Japanese Home Gets Modern Plywood Addition
A young couple living with extended family in a rural, traditional-style Japanese home now have their own private retreat thanks to a modern extension by mA-style Architects. The new volume, primarily made of plywood, is connected to the main home by a narrow passageway that cuts through the garden, providing easy access to the family while maintaining their own separate space.
The addition stands alone, with its own small kitchen, dining room, living room and bathroom. The main house offers expanded facilities and common space for the entire family. The single-story home gets a boost in height from a V-beam roof truss for a loft-like feel with extra storage.
Ladders and stairs lead up to these storage spaces along the perimeter of the home, as well as a lofted bedroom. The home is finished in white and pale wood tones to encourage the expression of the young couple’s individual style.
The extension is made of sandwiched 62-millimeter plywood panels topped with a thin roof. This lightweight construction looks a bit more substantial than it is thanks to the edges that overhang the load-bearing walls. Such a construction style is common in Japan, where houses are typically built to last about 25 years.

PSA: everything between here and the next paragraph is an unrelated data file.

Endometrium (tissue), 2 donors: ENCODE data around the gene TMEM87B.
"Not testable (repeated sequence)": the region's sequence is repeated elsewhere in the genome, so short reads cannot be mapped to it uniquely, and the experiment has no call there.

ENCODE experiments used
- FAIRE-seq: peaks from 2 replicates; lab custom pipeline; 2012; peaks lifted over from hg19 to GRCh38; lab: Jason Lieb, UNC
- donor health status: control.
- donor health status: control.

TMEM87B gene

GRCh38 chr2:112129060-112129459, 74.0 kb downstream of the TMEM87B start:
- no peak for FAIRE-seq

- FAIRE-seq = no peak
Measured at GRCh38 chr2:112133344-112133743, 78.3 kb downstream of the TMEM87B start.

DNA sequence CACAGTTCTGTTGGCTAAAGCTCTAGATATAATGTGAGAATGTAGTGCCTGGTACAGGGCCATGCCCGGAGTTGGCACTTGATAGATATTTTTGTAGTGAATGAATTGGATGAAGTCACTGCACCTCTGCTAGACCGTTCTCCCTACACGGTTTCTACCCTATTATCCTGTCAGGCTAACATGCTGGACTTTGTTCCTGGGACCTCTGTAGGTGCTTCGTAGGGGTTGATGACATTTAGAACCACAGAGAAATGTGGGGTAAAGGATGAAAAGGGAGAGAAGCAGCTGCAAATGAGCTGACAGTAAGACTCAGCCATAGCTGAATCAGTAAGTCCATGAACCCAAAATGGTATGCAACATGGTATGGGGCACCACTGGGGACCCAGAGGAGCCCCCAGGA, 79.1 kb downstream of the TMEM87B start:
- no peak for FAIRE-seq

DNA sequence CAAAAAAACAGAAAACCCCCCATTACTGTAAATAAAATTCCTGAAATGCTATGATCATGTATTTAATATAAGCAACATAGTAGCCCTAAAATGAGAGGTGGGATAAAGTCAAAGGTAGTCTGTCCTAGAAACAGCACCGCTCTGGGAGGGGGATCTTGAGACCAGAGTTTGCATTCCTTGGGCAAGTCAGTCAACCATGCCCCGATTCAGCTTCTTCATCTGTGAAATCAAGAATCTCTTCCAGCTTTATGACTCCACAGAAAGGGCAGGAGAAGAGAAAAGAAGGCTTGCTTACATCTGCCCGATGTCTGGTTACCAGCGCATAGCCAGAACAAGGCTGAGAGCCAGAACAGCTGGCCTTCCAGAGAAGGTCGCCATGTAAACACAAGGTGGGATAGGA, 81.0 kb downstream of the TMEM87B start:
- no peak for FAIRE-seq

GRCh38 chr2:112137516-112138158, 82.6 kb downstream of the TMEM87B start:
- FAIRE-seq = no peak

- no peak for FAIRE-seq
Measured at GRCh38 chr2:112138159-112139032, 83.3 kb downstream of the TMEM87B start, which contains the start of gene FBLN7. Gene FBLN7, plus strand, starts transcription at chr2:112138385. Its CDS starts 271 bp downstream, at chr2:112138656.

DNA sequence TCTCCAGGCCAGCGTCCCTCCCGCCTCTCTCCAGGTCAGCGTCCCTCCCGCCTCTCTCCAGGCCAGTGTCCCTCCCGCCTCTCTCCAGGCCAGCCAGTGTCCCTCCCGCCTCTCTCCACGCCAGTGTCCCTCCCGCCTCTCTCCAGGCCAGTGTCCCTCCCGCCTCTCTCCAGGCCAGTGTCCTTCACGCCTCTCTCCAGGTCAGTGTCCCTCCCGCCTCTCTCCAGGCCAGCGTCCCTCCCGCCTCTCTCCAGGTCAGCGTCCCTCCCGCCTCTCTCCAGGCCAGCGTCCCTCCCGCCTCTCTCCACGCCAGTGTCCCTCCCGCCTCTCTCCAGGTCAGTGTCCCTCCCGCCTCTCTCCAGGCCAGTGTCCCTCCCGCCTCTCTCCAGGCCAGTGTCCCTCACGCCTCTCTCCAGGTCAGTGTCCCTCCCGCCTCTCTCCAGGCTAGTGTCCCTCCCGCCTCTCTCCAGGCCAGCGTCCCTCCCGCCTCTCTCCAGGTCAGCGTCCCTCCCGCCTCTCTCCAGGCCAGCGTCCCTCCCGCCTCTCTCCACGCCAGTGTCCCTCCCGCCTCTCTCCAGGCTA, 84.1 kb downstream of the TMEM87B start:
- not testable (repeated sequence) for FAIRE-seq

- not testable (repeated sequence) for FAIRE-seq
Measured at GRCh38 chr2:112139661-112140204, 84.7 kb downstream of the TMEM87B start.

“By relying on the main house for the large kitchen, bathroom, and future children’s room, only a few functions for a living space are required for the extended part. The living spaces are aggregated into a simple continuous structure, which consists of small, 2m high, U-shaped bearing walls. A V-beam roof truss is made with 62mm panels and structural plywood on both sides, and it is topped with a 69mm thin roof. By overlapping the bearing walls and the V-beam frame, and by using a variety of finishes, contrasting spaces are created and a sense of scale in the vertical direction is born in the flat house. By doing so, as the residents’ living scenes unfold, light and air freely circulate in the space, and the people’s lines-of-sight extend beyond the area in a state of freedom. We intended to leave a rich blank space that fosters the imaginations of the residents.”